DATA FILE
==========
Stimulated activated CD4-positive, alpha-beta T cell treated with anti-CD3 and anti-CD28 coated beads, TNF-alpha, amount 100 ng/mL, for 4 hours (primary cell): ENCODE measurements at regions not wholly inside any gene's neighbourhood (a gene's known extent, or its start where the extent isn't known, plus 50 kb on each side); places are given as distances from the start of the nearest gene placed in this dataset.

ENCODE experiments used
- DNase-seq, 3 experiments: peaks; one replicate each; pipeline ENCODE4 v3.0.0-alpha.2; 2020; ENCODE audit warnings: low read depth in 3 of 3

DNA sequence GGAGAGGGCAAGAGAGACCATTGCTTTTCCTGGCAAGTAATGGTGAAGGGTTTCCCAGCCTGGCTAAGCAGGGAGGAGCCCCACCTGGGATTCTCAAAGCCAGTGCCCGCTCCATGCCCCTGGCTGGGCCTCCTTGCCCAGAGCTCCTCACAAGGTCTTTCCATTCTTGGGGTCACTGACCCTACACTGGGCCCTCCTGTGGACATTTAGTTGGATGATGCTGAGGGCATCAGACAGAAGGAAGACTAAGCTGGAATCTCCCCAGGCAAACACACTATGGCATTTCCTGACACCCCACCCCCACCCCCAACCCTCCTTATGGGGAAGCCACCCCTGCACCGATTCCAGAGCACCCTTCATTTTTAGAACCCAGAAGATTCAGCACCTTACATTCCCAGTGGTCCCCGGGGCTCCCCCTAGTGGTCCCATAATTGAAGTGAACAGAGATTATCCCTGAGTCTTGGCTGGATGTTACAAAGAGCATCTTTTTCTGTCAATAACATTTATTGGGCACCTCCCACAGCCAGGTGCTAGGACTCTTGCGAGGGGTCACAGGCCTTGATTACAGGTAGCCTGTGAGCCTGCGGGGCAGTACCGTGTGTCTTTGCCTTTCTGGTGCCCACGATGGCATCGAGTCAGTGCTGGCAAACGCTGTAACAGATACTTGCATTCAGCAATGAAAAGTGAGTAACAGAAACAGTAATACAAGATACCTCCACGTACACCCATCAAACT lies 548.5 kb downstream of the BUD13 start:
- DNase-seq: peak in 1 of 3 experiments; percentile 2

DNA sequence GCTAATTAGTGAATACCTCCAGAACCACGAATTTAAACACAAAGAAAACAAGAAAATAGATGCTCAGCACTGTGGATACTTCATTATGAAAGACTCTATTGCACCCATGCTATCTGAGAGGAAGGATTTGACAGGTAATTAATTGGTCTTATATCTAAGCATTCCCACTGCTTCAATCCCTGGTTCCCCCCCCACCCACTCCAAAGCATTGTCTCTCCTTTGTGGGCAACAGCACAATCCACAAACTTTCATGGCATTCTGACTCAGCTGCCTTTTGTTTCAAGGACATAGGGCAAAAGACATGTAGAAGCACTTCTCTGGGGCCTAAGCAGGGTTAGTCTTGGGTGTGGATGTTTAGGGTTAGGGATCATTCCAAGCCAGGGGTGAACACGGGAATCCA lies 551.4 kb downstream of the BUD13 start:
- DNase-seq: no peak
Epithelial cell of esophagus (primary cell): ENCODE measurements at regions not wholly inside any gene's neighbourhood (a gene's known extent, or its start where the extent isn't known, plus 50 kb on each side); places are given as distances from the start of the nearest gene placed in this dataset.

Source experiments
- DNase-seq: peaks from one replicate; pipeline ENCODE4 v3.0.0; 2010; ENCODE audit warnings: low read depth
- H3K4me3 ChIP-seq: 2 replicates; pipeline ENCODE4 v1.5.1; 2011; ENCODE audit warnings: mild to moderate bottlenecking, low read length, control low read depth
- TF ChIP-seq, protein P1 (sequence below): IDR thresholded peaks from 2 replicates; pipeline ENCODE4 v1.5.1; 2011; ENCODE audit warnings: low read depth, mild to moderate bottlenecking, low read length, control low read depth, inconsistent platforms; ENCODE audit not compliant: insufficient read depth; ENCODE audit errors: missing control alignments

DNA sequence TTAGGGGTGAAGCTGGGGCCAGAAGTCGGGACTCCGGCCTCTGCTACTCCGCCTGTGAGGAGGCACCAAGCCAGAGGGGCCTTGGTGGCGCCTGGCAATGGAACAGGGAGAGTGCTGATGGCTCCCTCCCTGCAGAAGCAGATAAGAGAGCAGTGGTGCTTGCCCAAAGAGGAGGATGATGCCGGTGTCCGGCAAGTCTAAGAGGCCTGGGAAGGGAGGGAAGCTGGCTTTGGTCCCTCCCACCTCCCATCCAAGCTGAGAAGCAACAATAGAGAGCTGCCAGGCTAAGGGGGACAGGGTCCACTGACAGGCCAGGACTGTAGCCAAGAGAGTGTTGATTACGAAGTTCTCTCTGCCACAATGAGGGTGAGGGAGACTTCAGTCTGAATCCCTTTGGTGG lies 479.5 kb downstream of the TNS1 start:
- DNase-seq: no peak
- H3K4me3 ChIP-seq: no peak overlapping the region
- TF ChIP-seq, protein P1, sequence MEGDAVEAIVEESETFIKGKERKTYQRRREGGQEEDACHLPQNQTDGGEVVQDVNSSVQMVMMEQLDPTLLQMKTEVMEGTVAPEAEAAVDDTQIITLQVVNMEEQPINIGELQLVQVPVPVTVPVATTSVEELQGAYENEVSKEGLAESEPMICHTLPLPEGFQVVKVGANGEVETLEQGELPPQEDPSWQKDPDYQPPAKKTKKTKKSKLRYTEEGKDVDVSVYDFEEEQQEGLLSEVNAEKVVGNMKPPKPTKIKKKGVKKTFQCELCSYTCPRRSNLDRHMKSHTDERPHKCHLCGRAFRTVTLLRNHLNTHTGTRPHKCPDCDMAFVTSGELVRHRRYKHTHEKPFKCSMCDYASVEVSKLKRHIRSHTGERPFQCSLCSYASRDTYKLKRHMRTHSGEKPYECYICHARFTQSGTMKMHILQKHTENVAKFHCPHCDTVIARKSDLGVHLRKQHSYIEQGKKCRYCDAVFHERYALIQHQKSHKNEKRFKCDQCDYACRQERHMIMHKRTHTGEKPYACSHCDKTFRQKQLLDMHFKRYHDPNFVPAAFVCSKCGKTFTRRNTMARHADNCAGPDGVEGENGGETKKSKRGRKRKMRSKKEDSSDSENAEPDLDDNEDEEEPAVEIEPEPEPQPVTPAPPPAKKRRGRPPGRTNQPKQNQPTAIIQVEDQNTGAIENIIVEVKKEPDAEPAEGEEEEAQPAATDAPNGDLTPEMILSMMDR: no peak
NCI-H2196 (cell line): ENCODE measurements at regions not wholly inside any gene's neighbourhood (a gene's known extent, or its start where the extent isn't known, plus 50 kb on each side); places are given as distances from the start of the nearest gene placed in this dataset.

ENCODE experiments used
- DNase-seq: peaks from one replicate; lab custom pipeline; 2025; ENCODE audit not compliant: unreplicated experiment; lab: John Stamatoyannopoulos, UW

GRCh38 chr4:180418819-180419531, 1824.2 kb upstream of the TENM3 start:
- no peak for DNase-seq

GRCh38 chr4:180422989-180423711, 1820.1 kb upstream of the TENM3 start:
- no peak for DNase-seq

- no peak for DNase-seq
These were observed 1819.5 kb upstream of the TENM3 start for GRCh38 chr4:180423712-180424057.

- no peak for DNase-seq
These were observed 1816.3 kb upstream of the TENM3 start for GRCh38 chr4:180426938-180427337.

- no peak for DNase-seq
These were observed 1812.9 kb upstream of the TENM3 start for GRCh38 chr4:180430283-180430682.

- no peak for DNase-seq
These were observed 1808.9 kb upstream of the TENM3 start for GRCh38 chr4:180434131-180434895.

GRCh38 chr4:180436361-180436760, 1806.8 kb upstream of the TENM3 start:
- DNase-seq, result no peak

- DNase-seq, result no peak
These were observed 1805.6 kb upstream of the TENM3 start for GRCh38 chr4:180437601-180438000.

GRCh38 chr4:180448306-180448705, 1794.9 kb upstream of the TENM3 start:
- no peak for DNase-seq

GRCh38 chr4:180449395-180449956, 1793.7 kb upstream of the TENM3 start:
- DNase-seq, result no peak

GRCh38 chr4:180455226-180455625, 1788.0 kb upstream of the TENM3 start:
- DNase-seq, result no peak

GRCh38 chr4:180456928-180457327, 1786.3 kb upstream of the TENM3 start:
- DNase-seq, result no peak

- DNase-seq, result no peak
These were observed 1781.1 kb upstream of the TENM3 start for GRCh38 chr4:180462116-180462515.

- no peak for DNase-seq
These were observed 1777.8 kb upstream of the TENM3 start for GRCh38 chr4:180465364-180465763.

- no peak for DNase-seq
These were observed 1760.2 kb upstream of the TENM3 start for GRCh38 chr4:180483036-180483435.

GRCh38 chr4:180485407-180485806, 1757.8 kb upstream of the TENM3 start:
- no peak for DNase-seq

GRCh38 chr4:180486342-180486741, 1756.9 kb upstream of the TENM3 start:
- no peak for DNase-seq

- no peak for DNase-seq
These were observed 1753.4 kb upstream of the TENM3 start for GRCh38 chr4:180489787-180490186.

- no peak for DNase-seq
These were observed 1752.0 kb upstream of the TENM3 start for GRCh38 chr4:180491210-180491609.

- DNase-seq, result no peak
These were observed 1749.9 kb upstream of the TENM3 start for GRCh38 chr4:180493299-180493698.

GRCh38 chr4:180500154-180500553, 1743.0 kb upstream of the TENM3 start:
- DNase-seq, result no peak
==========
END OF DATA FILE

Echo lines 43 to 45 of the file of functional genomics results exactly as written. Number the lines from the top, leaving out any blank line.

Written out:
- DNase-seq, result no peak

- DNase-seq, result no peak
These were observed 1781.1 kb upstream of the TENM3 start for GRCh38 chr4:180462116-180462515.